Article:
Exchange-traded funds offer a convenient way to invest in sectors or niches that interest you. If you'd like to add some global dividend stocks to your portfolio but don't have the time or expertise to hand-pick a few, the SPDR S&P Global Dividend ETF (NYSEMKT:WDIV) could save you a lot of trouble. Instead of trying to figure out which global dividend stocks will perform best, you can use this ETF to invest in lots of them simultaneously.

The basics
ETFs often sport lower expense ratios than their mutual-fund cousins. This ETF, focused on global dividend stocks, sports a relatively low expense ratio -- an annual fee -- of 0.4%. It recently yielded 2.2% and contains both U.S.-based and foreign-based companies.

This global dividend stocks ETF is too new to have much of a track record to assess, but it's full of dividend-paying large-cap stocks that offer income even during market downturns. As with most investments, of course, we can't expect outstanding performances in every quarter or year. Investors with conviction need to wait for their holdings to deliver.

Why global dividend stocks?
It's best to diversify your holdings not only by market size and industry but also geographically. If the U.S. economy stalls or slides, your losses could be partially offset by investments in other economies that may still be performing well. Global dividend stocks offer an extra bonus, as dividends can be quite powerful. Internationally reaped ones can be a little more complicated than domestic ones, though.

More than a handful of global dividend stocks had strong performances over the past year. U.K.-based telecom titan Vodafone (NASDAQ:VOD) soared 54% and offers a good way to profit from Europe's rebounding economy. It's setting its sights further, too, recently winning approval to buy all of its Indian subsidiary (it currently owns 64% of it), and positioning itself to benefit more from India's growth. Bears don't like Vodafone's shrinking free cash flow, but bulls like its hefty dividend and growth prospects, and some folks wonder whether AT&T will buy Vodafone. Vodafone's first half of fiscal 2014 offered revenue and operating income slightly above expectations.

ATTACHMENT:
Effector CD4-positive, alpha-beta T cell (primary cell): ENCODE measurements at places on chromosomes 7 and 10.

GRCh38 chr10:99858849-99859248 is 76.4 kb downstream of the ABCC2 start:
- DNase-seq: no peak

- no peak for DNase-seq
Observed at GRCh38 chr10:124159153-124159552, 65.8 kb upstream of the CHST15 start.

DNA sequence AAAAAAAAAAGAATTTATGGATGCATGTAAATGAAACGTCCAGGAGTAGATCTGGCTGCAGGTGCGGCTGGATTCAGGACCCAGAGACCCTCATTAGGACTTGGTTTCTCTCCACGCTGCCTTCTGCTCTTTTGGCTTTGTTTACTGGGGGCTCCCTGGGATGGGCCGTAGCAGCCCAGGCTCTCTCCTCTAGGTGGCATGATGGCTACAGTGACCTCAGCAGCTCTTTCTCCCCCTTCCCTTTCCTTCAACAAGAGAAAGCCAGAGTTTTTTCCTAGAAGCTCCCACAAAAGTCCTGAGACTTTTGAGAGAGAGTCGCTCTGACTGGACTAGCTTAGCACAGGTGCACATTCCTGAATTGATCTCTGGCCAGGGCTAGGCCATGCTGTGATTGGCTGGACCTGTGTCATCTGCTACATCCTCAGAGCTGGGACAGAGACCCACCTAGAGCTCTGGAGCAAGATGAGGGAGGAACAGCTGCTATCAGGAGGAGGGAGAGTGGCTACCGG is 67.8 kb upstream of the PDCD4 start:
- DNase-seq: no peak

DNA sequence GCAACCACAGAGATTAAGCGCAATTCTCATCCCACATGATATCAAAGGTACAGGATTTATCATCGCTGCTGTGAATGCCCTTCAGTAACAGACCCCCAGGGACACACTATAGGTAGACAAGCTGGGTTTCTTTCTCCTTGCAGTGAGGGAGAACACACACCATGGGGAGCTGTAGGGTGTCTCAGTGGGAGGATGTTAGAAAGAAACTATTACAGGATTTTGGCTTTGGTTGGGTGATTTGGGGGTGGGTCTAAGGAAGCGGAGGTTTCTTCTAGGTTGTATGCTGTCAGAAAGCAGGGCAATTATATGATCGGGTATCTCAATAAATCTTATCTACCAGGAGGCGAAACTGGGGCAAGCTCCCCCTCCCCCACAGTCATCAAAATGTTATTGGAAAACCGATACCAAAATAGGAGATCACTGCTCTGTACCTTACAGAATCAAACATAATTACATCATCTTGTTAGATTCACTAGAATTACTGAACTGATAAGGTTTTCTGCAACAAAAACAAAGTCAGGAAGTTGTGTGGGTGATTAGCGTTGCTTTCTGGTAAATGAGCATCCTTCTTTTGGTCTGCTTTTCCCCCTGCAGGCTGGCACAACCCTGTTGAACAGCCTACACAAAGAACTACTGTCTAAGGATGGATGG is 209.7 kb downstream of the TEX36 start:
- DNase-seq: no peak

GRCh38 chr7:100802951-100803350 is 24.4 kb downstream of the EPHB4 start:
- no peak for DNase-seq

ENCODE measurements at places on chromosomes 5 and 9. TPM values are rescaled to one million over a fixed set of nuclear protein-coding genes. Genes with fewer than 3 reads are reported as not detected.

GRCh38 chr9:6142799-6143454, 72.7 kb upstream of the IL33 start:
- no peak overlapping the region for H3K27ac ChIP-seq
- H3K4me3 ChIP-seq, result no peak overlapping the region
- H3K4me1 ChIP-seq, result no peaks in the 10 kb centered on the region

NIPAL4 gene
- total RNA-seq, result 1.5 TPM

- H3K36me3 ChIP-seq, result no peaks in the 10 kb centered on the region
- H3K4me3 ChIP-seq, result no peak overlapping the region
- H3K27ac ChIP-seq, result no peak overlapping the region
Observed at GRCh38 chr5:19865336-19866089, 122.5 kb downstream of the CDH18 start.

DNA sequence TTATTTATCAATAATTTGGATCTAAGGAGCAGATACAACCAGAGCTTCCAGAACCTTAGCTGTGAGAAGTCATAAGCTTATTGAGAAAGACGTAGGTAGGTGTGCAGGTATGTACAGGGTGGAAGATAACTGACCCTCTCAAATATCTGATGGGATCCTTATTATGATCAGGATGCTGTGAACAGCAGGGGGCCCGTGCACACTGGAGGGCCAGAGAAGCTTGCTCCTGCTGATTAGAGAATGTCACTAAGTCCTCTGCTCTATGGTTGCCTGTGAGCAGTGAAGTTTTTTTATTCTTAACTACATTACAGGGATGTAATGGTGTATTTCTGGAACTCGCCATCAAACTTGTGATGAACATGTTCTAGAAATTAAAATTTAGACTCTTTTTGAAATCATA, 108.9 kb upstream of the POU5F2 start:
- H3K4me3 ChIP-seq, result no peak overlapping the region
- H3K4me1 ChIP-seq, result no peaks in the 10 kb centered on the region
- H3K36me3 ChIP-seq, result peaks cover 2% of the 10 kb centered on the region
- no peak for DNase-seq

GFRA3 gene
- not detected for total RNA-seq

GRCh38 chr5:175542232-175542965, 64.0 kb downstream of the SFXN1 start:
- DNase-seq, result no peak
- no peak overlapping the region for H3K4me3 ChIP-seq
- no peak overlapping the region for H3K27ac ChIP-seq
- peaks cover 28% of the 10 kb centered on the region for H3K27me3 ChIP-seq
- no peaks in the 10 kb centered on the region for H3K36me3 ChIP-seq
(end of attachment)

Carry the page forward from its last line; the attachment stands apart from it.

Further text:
New York Community Bancorp (NYSE:NYCB) popped 34%, is near a 52-week high, and yields about 6%. Known for solid management, it has grown by more than 20% annually since its IPO in 1993, far outpacing rivals as it has acquired other banks and grown its commercial and industrial lending business. The bank's third quarter featured estimate-topping earnings (albeit lower than those a year ago due to declines in mortgage-banking income) and improving credit quality. New York Community Bancorp has attracted many with its cost cutting and risk management, but some worry that its dividend might get reduced if the bank grows larger.

Oil refiner HollyFrontier (NYSE:HFC), based in Texas, gained 23% and yields 2.4%. HollyFrontier has reduced refining capacity at its Navajo refinery due to waste water constraints, but that's a short-term problem. Bulls like the company's prospects from the Barnett Shale region. Its cash generation, solid balance sheet, and special dividends are also pluses. HollyFrontier has faced some challenges, such as oil price spreads, but it still notched a revenue gain in its third quarter.

Other global dividend stocks didn't do quite as well over the last year, but could see their fortunes change in the coming years. Canada-based utility company TransAlta (NYSE:TAC) shed 11%. It recently sported a dividend yield topping 8%, but its payout has been shrinking over the past few years. It's a significant wind-power generator, via its TransAlta Renewables subsidiary, and it's an investor in geothermal power production, too. In its last quarter, revenue grew 19%, but net income turned into a net loss.

The big picture
If you're interested in adding some global dividend stocks to your portfolio, consider doing so via an ETF. A well-chosen ETF can grant you instant diversification across any industry or group of companies -- and make investing in it and profiting from it that much easier.